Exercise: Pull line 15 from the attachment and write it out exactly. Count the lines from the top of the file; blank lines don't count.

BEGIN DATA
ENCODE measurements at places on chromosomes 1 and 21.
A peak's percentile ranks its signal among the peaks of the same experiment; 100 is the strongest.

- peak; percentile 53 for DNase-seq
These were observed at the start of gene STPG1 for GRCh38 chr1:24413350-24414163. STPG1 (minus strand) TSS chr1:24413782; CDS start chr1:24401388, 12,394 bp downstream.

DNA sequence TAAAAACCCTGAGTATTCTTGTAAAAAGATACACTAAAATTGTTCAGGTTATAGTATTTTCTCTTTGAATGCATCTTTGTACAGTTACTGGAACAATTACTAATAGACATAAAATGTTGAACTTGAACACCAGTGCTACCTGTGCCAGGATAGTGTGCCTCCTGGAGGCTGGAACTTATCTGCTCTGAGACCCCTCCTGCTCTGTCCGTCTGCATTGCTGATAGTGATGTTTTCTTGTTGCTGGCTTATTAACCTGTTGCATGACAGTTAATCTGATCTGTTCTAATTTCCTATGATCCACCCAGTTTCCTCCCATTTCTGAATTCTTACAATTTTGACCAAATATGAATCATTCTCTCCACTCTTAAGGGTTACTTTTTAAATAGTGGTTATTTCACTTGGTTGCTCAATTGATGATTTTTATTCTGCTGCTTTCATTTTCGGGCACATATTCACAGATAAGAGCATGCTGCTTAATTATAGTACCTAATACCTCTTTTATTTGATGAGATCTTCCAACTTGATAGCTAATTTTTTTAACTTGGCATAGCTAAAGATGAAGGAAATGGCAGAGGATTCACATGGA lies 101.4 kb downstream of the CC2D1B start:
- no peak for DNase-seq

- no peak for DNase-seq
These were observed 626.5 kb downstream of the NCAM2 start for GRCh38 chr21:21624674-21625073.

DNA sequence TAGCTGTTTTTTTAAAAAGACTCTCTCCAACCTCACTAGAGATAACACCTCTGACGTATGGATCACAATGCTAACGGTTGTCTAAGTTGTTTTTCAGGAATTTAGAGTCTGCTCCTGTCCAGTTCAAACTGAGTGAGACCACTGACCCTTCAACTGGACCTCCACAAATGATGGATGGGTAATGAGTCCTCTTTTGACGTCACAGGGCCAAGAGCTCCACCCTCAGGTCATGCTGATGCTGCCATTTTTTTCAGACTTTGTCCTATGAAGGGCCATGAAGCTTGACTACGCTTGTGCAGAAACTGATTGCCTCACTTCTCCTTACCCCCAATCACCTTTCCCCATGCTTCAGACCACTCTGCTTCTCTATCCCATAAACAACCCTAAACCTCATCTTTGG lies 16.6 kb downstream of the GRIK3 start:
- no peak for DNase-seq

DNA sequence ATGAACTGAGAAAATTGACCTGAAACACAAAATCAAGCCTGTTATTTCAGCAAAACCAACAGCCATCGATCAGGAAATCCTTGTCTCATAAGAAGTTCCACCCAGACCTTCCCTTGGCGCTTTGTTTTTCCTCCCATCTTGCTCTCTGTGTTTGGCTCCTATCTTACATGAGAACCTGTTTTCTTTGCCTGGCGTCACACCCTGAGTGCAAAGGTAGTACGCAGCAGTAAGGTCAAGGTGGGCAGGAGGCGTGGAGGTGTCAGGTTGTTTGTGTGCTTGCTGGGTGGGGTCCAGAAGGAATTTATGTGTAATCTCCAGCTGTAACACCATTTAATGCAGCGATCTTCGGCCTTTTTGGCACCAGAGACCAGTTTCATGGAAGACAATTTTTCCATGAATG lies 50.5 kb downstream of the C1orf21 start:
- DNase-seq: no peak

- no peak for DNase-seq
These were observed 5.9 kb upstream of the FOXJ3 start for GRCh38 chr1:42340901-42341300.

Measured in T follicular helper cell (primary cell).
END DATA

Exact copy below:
Measured in T follicular helper cell (primary cell).